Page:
Jun 112023

Ah yes! The eternal debate on how to do storage under Linux (and previously Unix). This debate has been going on since Unix found itself with some disks.

No, but …

First of all, in the simplest case of installing Linux onto a machine with a single disk isn’t the only possibility here. If you are in that situation, you do need to consider a separate partition for the /home file system.

But there are all sorts of other possibilities here – for example my own workstation has a separate /home file system but it comes from another (ZFS) storage pool of disks. So my system disk doesn’t have a separate partition for /home. If you are using extra disks you’ll almost always want a separate /home file system.

But before we get too deep into the technical terms, what exactly are they?

  1. When setting up a new disk, you can divide it up into 1 or more partitions which to the operating system look pretty much like disks – you can use nvme0n1 to create a file system, or you can use nvme0n1p1. On a system disk you will very often have three or more – one each for /boot, /boot/efi, and / (at the least).
  2. Once Linux has taken over a disk and “formatted” it for its use, it has a data structure on it that makes it a file system of one type or another. This file system can be mounted at any point in the hierarchy, so historically (when we had much smaller disks), there could be file systems mounted at /, /usr, /var, /var/spool, /usr/local, etc.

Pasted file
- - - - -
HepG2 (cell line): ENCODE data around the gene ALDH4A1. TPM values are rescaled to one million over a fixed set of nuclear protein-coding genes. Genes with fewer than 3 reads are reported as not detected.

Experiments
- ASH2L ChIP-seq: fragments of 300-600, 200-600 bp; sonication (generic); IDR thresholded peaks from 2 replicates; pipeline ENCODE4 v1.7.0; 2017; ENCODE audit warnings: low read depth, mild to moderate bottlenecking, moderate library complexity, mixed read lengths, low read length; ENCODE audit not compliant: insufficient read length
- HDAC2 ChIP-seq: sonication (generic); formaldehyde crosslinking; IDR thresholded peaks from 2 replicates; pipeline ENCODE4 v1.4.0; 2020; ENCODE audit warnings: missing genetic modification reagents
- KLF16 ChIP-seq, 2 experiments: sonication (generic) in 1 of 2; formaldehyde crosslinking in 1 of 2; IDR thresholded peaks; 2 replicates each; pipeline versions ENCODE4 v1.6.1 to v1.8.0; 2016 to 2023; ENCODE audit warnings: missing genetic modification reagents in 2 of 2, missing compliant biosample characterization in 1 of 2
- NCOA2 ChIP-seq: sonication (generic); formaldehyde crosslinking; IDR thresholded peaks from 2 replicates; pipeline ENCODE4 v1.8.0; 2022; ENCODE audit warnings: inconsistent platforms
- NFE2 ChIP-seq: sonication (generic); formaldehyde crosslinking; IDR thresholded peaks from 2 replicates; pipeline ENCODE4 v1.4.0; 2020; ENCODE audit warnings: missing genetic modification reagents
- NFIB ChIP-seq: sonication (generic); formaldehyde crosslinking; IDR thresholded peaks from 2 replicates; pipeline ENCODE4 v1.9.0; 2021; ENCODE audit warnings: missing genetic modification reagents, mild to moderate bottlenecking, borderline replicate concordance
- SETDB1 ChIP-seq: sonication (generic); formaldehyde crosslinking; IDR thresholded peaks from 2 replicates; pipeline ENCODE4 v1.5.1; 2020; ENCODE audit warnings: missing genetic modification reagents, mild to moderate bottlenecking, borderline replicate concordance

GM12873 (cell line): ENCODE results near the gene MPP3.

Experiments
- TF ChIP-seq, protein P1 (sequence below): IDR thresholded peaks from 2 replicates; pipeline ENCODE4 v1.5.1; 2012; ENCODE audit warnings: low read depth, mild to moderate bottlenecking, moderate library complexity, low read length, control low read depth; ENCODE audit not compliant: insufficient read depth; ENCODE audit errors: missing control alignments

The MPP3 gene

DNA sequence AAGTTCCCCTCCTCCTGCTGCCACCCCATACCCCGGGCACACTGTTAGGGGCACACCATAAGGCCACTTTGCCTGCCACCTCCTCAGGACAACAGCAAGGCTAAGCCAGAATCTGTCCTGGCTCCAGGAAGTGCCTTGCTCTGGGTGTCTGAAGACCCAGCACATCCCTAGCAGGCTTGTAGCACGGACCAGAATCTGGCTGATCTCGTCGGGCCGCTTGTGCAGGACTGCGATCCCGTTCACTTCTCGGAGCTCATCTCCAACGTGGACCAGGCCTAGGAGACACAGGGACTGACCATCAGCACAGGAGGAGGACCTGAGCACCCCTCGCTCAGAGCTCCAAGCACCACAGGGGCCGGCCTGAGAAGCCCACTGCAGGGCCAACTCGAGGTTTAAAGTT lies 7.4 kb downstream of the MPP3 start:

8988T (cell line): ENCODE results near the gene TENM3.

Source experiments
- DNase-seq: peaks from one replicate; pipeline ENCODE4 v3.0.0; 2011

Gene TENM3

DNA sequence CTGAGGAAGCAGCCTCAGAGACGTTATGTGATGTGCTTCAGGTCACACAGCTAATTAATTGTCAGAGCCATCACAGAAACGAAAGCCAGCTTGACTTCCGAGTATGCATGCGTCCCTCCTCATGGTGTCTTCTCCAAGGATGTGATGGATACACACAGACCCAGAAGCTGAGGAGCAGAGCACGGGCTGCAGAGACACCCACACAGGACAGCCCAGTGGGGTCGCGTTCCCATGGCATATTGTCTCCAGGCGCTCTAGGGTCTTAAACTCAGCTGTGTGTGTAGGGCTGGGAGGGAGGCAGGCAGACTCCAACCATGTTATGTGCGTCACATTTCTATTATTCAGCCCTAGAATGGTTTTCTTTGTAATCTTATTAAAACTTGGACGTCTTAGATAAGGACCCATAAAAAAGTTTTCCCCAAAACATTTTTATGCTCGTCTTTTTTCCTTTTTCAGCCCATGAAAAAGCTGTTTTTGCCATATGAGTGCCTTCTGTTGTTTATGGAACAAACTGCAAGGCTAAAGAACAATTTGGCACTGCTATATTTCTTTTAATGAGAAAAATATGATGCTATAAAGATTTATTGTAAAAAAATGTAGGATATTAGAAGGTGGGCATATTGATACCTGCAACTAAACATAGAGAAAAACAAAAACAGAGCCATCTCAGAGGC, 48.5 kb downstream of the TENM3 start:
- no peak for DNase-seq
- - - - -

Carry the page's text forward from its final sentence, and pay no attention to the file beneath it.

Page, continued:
So do we need a separate /home file system? Of course not, but that doesn’t mean it isn’t a wise thing to do.

If you’re setting up a throw-away laptop that won’t ever store anything important, then sure a separate /home file system is probably a waste of time – it’ll probably only ever store some configuration files. If the system you’re setting up is your main machine and /home contains all your files – past, present, and future, then a separate /home file system is worth considering.

  1. If you ever re-install the operating system, your separate /home could be preserved so that you don’t have to restore from backup. That isn’t safe (so you should always have a backup elsewhere) but it can be done fairly easily (with enough practice).
  2. If you upgrade your storage, a separate /home file system can be quicker and safer to copy (at the file system level) to the new storage. Doing it on a file-by-file basis (such as with the excellent rsync) is likely to be very much slower than doing it at the file system level (such as with zfs send).
  3. It should be a great deal easier to take important backups if all the important files are on one file system.
Peering At Each Other